[00:39:11] But I will say if you are going down the creator path, you might think about editing, repurposing collaborations, and outreach blogging. There's a lot of different things that you might be looking at on the production side of your creator business that you might need support with. That frees up hours of time for you to create more.

[00:39:33] These things tend to be expensive , but it might be necessary to advance. Your career.

[00:39:40] Shelley: Yeah. Or if you have adult children and they, can take on something even part-time and you can feel good about giving them money because they need the money. that's what I do. I look at, is this something that my daughter could handle or my son and could, could we hire him?

[00:39:54] Toby and I hired our son-in-law a couple of years ago when we were putting a website together to promote [00:40:00] our own treasure hunt. If there's somebody in your family that you can support and they can support you, awesome. But get that help.

[00:40:06] Jen: Yeah. Yeah. I really love this comment we have here from Jeep Girl, Jody.

[00:40:12] That's what I do, basically, office admin, accounting, sales for a business from home. So, I am invisible. I think it's supposed to be proof, but poof through a poof meet. Maybe she meets. Poof. But I do think, yeah, I think that. This is, this is what we're talking about. This is helpful for people. This is essential work for people.

[00:40:37] It's important work. And there are people who want to do it. Yep. And they're there to be hired. I will say this, and I feel very strongly about this, pay for the people that you're using and pay them a fair and living wage. I hate it when I go on in the marketing groups or all of these business groups, and people are like, hiring somebody for five, $2 an hour to be a VA.

[00:41:08] Pay people, pay people for what they are doing. And even if it takes you longer to hire somebody that's very important. This is important work. And you get what you pay for. And you also need to value people and value the work that they're doing.

[00:41:25] Shelley: All right, . Yeah, that's all right.

[00:41:29] And yeah, and Jen is doing this, and it took her a while to get to this point. If this is something you were thinking about, sometimes you don't have to hire a person, you can hire an agency or a small entrepreneur business that does this type of work. Somebody like Jeep Girl, Jody, somebody like us who does your production for you.

[00:41:50] Somebody like Jen who can set up you’re marketing so that, it's easier for you to take care of. Or you can at that point bring in somebody who's just going to follow Jen's, , here's what [00:42:00] Recommendations

[00:42:00] Jen: step. Recommendations and steps. Yeah. It's all good. Yeah. Oh, I like what girl, Jody said, I could not do what you two do.

[00:42:09] So it's all about being a team. And that's exactly it. Value your team, build a team. And support each other. That's

[00:42:17] Shelley: right. And that's what we like to do. Toby and I, we are, complimentary. He takes care of the tasks that I have no interest in. I don't wanna do the money. I hate the money stuff.

[00:42:27] He takes care of it. He's got no problem with that, enjoys it. And I take care of all of the writing stuff. He hates the writing stuff. He doesn't wanna deal with blogs and posts and all of that. And I take care of all that. And you can find a partner like that who you each work to your strengths.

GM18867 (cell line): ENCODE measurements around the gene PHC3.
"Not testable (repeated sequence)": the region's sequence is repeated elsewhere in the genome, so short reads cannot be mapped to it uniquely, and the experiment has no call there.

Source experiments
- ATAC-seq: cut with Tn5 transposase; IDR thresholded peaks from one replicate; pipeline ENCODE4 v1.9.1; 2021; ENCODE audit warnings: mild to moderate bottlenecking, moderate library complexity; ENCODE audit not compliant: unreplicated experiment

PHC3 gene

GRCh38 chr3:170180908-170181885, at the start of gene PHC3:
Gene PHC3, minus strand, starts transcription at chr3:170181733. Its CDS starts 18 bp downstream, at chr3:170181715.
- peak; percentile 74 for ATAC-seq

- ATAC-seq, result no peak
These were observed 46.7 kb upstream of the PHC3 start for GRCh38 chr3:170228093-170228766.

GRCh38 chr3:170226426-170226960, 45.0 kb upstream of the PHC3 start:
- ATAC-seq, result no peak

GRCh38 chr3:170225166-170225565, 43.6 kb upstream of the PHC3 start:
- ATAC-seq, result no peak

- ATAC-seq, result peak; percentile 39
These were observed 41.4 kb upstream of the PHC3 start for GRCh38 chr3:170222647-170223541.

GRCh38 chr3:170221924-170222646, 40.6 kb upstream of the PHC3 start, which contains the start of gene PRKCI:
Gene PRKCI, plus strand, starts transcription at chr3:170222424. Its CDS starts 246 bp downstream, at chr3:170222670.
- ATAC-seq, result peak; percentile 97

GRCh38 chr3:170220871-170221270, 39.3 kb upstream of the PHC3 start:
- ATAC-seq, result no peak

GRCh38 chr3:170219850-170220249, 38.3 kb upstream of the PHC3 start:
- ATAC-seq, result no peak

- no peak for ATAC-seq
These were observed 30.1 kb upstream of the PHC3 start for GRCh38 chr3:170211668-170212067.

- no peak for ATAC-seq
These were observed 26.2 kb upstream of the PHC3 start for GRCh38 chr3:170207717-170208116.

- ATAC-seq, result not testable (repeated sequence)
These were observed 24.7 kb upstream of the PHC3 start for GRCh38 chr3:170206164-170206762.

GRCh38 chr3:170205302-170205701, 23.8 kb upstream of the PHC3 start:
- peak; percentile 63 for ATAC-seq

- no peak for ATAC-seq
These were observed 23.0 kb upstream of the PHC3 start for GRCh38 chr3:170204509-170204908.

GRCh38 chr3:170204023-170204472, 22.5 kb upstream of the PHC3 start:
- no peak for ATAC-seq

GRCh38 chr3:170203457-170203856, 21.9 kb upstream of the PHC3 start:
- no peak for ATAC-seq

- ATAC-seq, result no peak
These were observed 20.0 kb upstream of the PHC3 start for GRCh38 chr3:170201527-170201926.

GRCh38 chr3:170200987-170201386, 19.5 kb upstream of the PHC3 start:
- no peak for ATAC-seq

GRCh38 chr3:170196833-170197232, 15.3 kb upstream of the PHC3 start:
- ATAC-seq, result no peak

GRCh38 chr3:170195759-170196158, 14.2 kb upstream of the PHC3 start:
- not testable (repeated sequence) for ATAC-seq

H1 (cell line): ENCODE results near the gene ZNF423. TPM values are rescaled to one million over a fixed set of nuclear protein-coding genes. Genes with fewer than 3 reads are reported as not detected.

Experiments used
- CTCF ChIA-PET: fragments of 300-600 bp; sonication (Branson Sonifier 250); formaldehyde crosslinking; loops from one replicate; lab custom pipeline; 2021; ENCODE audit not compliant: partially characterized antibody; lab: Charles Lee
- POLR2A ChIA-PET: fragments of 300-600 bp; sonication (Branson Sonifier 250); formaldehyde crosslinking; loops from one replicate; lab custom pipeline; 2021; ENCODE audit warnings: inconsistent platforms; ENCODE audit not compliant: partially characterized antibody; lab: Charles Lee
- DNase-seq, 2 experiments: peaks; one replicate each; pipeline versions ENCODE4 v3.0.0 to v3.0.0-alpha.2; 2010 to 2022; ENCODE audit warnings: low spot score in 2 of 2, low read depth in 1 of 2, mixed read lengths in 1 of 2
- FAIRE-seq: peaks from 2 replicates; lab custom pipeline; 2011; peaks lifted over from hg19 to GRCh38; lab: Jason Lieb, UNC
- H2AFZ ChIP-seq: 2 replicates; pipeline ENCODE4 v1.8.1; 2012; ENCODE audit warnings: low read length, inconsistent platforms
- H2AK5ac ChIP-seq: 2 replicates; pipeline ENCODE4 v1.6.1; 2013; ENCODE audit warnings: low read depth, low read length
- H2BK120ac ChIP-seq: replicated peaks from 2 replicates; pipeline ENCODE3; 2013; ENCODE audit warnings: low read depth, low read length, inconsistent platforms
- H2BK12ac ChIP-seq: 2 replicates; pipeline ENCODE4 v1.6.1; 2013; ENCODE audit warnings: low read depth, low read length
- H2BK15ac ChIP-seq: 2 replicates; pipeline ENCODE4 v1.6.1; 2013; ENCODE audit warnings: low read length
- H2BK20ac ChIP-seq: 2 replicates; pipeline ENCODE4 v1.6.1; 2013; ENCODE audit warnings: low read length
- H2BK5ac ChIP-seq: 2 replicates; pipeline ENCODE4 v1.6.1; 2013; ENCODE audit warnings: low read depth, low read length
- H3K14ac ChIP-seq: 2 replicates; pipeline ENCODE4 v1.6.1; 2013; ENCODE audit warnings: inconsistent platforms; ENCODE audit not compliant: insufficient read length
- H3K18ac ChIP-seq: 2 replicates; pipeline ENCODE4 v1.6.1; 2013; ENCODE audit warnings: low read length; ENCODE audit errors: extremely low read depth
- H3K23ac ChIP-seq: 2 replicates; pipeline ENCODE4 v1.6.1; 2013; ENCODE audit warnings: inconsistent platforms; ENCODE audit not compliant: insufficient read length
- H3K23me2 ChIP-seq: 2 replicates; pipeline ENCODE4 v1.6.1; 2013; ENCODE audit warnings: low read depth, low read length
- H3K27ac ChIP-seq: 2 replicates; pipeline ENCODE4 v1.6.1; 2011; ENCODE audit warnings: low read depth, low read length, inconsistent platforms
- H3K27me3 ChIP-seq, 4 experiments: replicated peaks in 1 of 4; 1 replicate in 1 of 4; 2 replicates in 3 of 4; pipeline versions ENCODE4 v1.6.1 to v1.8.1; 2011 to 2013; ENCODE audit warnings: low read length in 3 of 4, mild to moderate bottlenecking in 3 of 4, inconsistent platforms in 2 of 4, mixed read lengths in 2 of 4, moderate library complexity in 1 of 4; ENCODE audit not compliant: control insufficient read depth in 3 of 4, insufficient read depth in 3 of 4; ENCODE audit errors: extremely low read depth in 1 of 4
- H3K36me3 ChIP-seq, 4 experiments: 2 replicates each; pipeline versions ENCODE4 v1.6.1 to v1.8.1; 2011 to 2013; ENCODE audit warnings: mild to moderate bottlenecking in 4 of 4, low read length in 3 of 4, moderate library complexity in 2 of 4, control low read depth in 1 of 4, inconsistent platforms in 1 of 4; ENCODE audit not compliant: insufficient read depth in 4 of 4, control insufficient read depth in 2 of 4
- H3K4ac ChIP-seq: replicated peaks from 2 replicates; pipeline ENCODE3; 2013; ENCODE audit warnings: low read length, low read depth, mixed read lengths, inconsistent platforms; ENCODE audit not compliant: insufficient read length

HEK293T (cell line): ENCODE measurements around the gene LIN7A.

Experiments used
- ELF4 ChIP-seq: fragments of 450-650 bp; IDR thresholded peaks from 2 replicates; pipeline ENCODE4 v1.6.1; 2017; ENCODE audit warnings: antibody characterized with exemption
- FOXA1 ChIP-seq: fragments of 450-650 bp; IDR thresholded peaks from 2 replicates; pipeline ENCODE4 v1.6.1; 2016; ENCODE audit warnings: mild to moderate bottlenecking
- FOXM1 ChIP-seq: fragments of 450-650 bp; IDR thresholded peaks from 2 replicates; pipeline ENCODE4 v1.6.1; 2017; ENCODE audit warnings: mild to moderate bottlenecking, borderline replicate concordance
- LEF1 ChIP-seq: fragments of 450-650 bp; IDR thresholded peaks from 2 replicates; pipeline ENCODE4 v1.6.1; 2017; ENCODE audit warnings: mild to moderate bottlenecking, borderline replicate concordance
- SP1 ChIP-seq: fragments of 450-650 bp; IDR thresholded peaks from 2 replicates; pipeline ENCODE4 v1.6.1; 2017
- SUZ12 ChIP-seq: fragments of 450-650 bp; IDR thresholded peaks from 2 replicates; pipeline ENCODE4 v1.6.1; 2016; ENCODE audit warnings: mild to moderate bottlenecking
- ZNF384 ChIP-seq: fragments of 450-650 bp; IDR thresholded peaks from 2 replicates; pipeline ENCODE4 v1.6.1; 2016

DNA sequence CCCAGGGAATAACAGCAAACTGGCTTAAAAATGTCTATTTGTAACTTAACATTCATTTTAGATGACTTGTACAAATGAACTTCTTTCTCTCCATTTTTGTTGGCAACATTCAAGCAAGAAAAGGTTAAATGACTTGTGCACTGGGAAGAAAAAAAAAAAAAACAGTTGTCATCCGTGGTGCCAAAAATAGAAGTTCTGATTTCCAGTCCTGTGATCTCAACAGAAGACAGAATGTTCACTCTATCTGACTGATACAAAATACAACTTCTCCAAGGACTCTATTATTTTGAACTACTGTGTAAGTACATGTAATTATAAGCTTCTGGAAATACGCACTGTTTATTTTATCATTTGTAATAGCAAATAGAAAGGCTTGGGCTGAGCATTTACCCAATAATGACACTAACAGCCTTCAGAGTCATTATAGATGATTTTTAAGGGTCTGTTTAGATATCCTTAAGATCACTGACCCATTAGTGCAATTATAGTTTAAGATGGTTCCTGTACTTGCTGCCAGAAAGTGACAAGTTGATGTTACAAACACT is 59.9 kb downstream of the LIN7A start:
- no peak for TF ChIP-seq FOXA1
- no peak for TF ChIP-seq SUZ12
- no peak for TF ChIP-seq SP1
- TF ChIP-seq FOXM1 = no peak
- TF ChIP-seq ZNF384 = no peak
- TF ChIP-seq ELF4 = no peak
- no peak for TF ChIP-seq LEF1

[00:42:44] It's amazing how much you can get done. Absolutely. Yeah. Hundred percent. So, if you're interested in learning more about your marketing and getting a free marketing self-assessment from Jen at Women Conquer Business, go to send Whoop. Copy and put that in the chat.

[00:43:08] Jen: I would also like to say this is your last chance to get Shelley's course, how to create, publish, and distribute content consistently.

[00:43:16] That's at The coupon code is AGKSAVER. I believe that this promotion, it ends

[00:43:27] Shelley: tomorrow, doesn't it? That is right. It is your next

[00:43:31] Jen: chance. Go get it. November 18th. So, if you're listening, this is your last chance .

[00:43:37] Shelley: Now the course will still be there. You can get it at any time, but you can't get it free after tomorrow.

[00:43:43] Yeah. Tomorrow's the last day. Tomorrow's the last day for free.

[00:43:46] Jen: Yeah, and I will say also, if you're new to the show and you've enjoyed it, please do subscribe, follow, like, comment really helps us share it with a friend. That's

[00:43:57] Shelley: right. Well, Jodie won't have to feel so [00:44:00] alone.

[00:44:00] Jen: But we like cheat girl, Jodie. I

[00:44:01] Shelley: know when we need more of more people like her to have conversations.

[00:44:06] Jen: Conversations. That's right. So now I'm gonna hand the rest of the show over to Shelley. Oh boy. .

[00:44:14] Shelley: Okay, so we're gonna talk about the tweak of the week. Descript has just come out with their full suite that they've had in beta for a while, and I have been using the beta and it's a little bit frustrating when you're in beta version because they'll make changes and things move from over here, over here, and you're like, wait, where did it go?

[00:44:36] And you have to find it. But now it's done and it's ready and it's open to the public. And I'm just gonna show you what that looks like. This is their pricing and what they offer. These are their plans. You can get started for free and they offer transcription of your audio and video. They offer watermark free video, export video.